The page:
On August 14, defendant came to Cook County with his attorney for delivery of the children pursuant to the Texas order and, when the children were not delivered he presented a motion here to dissolve the August 12 temporary restraining order. The motion was heard on August 16 and, although plaintiff did not appear, her attorney who was served with notice of the motion on August 15 did appear on her behalf. An objection was made to the motion on the grounds that one day's notice was insufficient in the absence of an emergency and that plaintiff should be given the opportunity to answer the motion. The court found that an emergency existed and gave plaintiff the opportunity to answer.

During the hearing, plaintiff's attorney admitted that his client was not an Illinois resident at the time of the filing of her separate maintenance action and stated that there was no question that both plaintiff and defendant were fit to have custody of the children. Counsel further said that it was plaintiff's desire to maintain the status quo; i.e., her retention of custody until either she or defendant prosecutes an appeal in Texas as to the final determination of the order entered there. It was also argued that as the Texas decree was not final, it was not entitled to full faith and credit in Illinois. The trial court, however, after noting that plaintiff submitted herself and the children to the jurisdiction of the Texas court by answering defendant's action and by filing her petition, made the following statement: "She chose her forum, she went there, she lost. Her appeal rights are there, not here. I'm not sitting as any Appellate Court on an action in Texas." The court then dissolved the temporary restraining order and ordered the children be delivered instanter to defendant.

The following day, August 17, plaintiff petitioned to vacate the dissolution of the temporary restraining order, alleging that it was entered without giving her an opportunity to file an answer; that defendant failed to allege that returning the children was an urgent matter; that it was in the best interests of their school age daughter to remain in an Illinois school; that the temporary restraining order was dissolved without a best interests hearing; that proof of the best interests of the children was not allowed; that full faith and credit was given to an interlocutory decree of Texas; and that the Texas court did not have jurisdiction over the children "since they have resided continuously in Illinois since prior to the filing of the Illinois and Texas litigation."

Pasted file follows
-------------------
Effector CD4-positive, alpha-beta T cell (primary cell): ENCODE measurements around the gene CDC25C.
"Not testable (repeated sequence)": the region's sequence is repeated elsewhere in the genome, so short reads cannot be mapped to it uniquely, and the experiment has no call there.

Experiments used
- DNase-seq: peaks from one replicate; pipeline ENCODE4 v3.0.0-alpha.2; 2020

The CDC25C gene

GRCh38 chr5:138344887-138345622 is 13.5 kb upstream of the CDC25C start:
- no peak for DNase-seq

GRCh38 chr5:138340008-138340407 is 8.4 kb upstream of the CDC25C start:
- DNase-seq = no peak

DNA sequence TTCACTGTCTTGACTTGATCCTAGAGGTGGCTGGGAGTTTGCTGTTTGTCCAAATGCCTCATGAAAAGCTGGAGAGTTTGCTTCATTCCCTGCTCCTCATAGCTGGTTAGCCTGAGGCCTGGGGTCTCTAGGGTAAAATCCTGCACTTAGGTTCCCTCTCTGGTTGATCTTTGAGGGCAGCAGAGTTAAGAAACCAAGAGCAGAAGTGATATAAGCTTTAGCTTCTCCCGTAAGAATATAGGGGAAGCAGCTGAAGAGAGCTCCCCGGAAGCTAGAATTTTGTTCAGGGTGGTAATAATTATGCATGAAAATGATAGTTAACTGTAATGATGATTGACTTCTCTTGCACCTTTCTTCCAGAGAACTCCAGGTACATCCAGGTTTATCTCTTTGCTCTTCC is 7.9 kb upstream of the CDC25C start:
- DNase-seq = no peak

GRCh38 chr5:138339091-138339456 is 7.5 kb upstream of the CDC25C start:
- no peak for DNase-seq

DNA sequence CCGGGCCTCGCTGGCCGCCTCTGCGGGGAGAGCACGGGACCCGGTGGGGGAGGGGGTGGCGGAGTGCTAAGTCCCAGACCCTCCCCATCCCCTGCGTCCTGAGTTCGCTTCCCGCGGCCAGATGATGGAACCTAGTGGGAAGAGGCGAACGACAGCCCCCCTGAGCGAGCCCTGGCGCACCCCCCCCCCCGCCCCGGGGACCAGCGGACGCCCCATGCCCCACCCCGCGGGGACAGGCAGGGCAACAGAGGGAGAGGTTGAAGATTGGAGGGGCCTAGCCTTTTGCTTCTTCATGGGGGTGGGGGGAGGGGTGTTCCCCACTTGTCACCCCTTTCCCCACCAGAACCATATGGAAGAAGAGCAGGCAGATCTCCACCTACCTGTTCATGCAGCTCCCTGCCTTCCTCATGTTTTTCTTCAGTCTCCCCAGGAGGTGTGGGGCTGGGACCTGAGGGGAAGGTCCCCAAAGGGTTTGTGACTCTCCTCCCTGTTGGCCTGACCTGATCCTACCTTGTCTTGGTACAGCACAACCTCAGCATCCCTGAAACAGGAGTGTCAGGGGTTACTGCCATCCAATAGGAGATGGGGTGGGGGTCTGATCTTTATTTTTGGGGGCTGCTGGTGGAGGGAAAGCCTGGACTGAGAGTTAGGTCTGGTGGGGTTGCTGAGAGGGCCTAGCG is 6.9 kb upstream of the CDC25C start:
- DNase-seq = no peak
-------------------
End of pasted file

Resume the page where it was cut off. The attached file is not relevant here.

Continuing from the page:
On the same date, defendant petitioned here for a writ of habeas corpus alleging that plaintiff was unlawfully detaining the children; that the children are in need of his care; that he was able to care for them; and that he had a right to custody based upon the order of August 16 here and the Texas decree. Defendant also petitioned for a rule to show cause and a writ of attachment. Plaintiff again appeared by counsel whose request for a custody hearing was denied, but the court stated it would consider plaintiff's reasons for not delivering the children should she personally appear in court. However, she did do so and the court, after finding that the cause was an emergency matter and that the Texas decree was entitled to ...